Can anyone think of a scarier place on Earth than the deepest regions of the sea? You know, that endless unlit realm of mud, sand and rock, silent except for those eerie, inhuman calls echoing through the void, empty apart from those immense, amorphous shapes gliding past you in the gloom.

Can anyone think of a worse predicament to be in than marooned on the sea's surface with no food, no water and no land in sight, and maybe with a few fins cutting the waves in a circle around you, or perhaps even worse, with some great glistening tentacle waving at you from a few yards distant?

It is one of the great unknowable forces, of course - the ocean.

It surrounds us all. We've sailed it, we've swum in it, we've fished it, mapped it, mined it, holidayed on it. We've trawled many of its hidden vaults, photographed its weirdest denizens. And yet it remains enigmatic.

One of the greatest elemental powers in our world, it can decimate fleets, swallow towns, annihilate civilisations. Vast, moody, mysterious and completely unfeeling, it could and would snuff out each of our lives in the blink of an eye, without a moment's hestitation.

Anyway, we'll talk a bit more about that in a minute.

When I commenced editing my TERROR TALES series for GRAY FRIAR PRESS, I was following in the footsteps of the charming MARY DANBY and the late, great R. CHETWYND-HAYES at Fontana Books, whose TALES OF TERROR series in the 1970s first introduced the concept of intermingling horror fiction with horror fact and presenting it in a procession of regionalised anthologies. Just as Mary and Ron did, my initial plan was to tour the UK, interspersing spooky folklore with original horror fiction from some very distinctive localities - WALESLONDONCORNWALL - though sensitive to accusations (none of which have materialised, by the way) that I might just be copying my forerunners, I was derermined to introduce some slight variations, dare I say it - go into a little more detail. So, while Ron and Mary did SCOTTISH TALES OF TERROR, my intent was to do TERROR TALES OF THE SCOTTISH HIGHLANDS and TERROR TALES OF THE SCOTTISH LOWLANDS. Where Ron and Mary did EUROPEAN TALES OF TERROR, my ambition is to do TERROR TALES OF WESTERN  EUROPETERROR TALES OF EASTERN EUROPETERROR TALES OF SCANDINAVIATERROR TALES OF THE MEDITERRANEAN, etc (though that's all for the future - there's only so much time in the present, you know).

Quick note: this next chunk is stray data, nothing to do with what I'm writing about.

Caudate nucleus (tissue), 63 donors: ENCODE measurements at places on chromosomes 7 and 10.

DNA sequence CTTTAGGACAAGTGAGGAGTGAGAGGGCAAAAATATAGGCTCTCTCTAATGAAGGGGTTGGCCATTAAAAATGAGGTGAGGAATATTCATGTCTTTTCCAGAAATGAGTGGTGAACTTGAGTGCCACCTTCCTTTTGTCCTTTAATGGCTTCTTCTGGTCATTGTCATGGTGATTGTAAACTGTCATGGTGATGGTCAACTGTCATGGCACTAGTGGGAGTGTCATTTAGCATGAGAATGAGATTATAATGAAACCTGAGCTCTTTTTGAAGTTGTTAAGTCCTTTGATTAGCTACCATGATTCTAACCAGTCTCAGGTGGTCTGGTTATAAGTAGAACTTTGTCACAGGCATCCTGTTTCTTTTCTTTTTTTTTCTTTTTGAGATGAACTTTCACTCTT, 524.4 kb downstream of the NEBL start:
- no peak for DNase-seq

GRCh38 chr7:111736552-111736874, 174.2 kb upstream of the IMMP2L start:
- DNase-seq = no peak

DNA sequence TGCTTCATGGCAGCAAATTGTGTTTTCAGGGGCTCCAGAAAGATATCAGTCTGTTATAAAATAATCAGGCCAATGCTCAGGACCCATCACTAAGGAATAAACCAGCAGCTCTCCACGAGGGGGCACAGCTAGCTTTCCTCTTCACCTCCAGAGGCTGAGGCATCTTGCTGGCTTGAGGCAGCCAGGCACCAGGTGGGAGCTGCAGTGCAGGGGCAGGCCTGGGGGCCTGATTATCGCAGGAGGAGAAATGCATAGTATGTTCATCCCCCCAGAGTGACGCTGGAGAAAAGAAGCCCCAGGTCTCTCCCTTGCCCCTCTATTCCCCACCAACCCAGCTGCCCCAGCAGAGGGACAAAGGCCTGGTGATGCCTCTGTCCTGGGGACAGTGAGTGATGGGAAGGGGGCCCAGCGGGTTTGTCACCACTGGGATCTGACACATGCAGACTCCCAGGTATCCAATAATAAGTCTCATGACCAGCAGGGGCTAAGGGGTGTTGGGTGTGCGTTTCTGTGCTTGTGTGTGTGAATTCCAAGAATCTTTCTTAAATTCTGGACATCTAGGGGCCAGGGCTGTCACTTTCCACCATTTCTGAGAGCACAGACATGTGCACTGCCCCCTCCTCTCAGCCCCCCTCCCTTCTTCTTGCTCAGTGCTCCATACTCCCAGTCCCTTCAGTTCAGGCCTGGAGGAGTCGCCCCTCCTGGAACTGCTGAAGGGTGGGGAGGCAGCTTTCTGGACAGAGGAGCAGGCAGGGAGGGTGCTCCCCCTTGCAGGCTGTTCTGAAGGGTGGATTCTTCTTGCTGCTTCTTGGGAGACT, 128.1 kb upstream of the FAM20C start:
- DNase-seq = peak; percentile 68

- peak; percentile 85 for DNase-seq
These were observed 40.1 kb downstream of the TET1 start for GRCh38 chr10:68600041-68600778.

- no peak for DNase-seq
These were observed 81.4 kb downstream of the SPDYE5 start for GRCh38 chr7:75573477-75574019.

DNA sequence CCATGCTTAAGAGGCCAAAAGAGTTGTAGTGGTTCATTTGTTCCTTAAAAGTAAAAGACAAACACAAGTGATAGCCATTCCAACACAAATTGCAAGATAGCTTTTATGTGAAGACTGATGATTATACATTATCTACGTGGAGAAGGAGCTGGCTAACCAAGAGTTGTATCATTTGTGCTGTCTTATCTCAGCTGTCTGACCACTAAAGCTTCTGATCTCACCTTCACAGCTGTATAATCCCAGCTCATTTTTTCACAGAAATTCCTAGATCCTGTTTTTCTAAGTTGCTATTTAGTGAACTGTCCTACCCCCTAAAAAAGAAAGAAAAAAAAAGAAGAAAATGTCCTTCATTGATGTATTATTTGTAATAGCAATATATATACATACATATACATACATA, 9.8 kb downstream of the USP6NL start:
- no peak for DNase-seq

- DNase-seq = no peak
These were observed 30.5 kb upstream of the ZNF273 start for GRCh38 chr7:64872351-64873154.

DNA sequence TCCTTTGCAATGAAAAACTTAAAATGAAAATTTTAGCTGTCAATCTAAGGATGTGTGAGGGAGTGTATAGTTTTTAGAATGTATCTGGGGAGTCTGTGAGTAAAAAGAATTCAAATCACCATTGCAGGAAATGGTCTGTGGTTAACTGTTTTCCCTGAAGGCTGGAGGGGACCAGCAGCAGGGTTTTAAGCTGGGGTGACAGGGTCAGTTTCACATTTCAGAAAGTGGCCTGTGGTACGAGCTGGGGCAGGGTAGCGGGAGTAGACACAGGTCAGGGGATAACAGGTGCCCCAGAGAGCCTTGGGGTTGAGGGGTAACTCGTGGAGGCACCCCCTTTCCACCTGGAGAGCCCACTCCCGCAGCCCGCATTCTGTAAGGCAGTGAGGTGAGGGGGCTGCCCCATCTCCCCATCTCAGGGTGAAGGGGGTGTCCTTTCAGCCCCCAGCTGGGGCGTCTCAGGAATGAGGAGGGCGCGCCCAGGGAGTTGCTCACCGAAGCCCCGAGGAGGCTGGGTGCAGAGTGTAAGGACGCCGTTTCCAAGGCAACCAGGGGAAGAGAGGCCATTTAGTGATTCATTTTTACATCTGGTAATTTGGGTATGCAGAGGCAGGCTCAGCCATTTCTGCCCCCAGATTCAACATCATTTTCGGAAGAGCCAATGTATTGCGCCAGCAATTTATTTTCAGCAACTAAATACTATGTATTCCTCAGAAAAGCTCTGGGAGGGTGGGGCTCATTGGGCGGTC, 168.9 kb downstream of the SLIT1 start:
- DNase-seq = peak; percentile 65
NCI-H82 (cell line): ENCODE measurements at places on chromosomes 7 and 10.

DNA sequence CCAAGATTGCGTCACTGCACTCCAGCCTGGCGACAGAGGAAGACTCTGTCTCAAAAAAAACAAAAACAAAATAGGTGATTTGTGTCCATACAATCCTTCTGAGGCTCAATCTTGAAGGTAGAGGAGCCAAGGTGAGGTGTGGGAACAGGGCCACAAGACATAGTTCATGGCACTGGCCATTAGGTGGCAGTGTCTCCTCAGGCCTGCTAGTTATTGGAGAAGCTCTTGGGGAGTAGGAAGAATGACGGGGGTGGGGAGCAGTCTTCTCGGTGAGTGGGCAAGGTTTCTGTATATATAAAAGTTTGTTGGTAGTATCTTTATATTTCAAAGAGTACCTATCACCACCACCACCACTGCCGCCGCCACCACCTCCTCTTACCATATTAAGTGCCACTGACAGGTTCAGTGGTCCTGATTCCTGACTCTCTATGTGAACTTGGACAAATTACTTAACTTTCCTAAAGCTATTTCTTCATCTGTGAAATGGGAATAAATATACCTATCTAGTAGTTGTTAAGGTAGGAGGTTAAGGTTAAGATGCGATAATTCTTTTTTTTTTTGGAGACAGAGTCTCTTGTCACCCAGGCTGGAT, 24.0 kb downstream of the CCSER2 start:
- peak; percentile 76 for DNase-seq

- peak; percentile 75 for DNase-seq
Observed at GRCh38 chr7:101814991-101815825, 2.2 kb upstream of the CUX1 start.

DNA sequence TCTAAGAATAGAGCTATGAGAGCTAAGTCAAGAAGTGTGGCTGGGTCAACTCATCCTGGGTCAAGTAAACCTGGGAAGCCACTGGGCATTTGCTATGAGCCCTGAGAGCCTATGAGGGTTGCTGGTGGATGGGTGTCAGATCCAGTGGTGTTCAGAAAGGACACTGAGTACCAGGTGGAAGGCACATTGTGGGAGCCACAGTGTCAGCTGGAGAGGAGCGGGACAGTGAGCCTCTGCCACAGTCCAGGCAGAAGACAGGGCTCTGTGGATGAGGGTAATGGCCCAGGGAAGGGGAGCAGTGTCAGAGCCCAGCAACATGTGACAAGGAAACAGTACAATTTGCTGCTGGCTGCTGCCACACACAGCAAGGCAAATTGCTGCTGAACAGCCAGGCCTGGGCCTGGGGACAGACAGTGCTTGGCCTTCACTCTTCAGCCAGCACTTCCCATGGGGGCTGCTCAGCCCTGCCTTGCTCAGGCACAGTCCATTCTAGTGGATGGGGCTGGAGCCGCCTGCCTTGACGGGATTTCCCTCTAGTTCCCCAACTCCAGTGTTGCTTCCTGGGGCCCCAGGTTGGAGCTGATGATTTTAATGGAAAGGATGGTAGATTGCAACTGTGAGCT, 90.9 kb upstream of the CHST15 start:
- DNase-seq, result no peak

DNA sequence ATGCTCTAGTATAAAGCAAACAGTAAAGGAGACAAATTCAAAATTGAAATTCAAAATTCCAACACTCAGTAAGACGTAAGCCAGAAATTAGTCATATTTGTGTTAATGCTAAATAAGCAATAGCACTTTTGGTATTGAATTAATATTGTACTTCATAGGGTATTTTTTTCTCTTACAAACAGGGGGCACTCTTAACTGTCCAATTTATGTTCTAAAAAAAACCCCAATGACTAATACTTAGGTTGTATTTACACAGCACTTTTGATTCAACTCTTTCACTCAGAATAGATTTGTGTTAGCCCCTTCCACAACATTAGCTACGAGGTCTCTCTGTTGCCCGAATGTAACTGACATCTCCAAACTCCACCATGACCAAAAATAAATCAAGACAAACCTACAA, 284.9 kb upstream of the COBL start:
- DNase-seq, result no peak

But all along I knew that one subject I couldn't prevaticate about, that I simply had to plunge straight into (pun fully intended), just as Ron and Mary did all those years ago, was the SEA, or, as it will be called in my case, the OCEAN. 

As we speak, TERROR TALES OF THE OCEAN (pictured topside, mi hearties!), is still in production, so don't go looking for it yet.

It won't be published until later this year. But, as always, what an absolute joy it's been to work on it. The cover art was provided by the ever-incredible NEIL WILLIAMS, and in this volume I'll be honoured to include stories by such luminaries of the horror and thriller genres as PETER JAMES, ROBERT SHEARMAN, STEPHEN LAWS, ADAM NEVILL, LYNDA E. RUCKER and CONRAD WILLIAMS.

Suffice to say that every aspect of oceanic terror has been investigated by this erstwhile crew: from ghost ships to devils of the deep, from hideous curses to haunted islands, from hellish storms to murderous mariners, from sunken cities to ghastly eco-monstrosities.

It's exhausting stuff, just listing it all. But I think this will be one of the best TERROR TALES titles to date, and I can't wait to release it. So keep watching this space for publication dates, table of contents, back-cover blurb, etc. And if you've yet to go on holiday this August, be careful where you swim, or surf, or float on your air-bed.

You never know what might be underneath you, or approaching you from behind, or waiting on shore, hidden below the innocent looking sand - just biding its time.